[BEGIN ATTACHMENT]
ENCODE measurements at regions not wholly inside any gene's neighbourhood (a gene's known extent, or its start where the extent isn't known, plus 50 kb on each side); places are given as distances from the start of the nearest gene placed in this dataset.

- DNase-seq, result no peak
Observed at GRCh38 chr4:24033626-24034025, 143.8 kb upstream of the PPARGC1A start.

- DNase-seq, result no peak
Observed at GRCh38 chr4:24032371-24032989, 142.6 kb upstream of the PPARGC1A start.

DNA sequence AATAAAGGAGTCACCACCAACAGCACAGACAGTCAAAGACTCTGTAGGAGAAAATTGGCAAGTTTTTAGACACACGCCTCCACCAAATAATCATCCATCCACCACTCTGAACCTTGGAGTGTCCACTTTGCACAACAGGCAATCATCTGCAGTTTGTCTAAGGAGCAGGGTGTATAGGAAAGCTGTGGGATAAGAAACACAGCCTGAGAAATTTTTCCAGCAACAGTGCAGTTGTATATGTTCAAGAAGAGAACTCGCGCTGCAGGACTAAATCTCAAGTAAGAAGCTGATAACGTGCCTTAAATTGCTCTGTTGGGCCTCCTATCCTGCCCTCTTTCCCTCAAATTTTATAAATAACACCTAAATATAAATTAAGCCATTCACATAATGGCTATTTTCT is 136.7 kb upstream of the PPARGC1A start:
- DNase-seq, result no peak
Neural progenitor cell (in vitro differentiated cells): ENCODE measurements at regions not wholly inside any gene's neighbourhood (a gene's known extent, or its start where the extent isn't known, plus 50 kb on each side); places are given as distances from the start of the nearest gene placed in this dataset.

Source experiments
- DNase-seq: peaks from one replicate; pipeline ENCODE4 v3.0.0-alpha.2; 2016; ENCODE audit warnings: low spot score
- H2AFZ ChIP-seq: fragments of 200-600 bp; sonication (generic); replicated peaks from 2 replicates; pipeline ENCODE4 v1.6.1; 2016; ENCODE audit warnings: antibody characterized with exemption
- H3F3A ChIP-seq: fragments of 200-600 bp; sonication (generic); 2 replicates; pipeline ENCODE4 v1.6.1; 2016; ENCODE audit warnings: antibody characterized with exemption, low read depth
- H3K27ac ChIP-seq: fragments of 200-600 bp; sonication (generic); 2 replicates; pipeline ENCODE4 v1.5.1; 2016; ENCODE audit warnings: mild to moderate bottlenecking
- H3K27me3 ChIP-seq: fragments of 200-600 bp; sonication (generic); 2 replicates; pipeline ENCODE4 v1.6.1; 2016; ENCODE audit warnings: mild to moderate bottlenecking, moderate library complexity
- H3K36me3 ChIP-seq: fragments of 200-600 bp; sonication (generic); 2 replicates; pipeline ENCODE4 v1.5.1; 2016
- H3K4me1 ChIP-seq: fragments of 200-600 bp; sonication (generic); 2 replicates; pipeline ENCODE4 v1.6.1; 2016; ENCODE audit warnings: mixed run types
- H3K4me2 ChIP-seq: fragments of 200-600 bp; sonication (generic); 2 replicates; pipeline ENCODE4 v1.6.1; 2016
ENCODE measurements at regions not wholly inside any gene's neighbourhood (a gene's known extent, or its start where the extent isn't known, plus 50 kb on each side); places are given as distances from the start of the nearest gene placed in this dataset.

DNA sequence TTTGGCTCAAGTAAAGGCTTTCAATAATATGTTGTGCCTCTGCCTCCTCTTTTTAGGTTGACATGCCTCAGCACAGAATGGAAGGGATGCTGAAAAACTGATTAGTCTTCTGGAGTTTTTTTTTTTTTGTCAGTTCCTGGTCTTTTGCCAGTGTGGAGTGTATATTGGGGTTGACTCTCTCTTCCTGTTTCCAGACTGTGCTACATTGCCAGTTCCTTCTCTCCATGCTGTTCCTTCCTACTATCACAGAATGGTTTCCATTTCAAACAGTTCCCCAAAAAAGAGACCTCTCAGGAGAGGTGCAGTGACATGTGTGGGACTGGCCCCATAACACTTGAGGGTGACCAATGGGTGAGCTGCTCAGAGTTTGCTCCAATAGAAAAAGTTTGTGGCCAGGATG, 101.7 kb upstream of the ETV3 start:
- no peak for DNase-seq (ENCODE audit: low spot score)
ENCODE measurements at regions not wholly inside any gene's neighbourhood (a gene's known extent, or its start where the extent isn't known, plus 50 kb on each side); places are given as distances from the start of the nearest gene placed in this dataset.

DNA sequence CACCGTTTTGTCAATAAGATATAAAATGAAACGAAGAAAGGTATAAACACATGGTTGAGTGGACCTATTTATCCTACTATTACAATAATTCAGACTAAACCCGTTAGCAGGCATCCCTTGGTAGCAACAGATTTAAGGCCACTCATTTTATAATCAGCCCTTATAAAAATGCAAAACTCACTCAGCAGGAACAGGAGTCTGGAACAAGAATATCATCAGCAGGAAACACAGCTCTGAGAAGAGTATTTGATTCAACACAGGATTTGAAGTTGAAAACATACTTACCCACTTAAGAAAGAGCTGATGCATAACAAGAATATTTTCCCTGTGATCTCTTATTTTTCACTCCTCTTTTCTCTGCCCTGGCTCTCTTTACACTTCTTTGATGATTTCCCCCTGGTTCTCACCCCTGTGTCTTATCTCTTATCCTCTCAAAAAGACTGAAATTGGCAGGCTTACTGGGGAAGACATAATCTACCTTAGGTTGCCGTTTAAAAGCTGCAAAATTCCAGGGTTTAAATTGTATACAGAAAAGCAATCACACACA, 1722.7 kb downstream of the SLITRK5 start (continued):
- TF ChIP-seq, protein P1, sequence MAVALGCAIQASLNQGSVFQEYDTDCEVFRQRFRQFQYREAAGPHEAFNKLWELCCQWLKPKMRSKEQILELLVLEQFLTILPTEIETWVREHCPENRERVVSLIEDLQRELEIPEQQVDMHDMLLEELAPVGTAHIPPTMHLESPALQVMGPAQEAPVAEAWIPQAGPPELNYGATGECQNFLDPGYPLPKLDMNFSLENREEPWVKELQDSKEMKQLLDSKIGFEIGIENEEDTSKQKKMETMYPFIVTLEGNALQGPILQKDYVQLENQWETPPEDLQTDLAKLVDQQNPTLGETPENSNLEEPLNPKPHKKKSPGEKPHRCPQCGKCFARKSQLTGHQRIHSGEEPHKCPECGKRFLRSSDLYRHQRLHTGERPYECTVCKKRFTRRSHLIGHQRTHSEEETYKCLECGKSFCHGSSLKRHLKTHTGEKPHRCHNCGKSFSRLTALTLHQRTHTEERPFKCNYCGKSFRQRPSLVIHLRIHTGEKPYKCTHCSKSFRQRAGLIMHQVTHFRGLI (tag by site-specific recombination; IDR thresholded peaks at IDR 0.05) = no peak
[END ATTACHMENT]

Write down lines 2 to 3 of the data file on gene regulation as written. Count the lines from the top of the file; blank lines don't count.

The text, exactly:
- DNase-seq, result no peak
Observed at GRCh38 chr4:24033626-24034025, 143.8 kb upstream of the PPARGC1A start.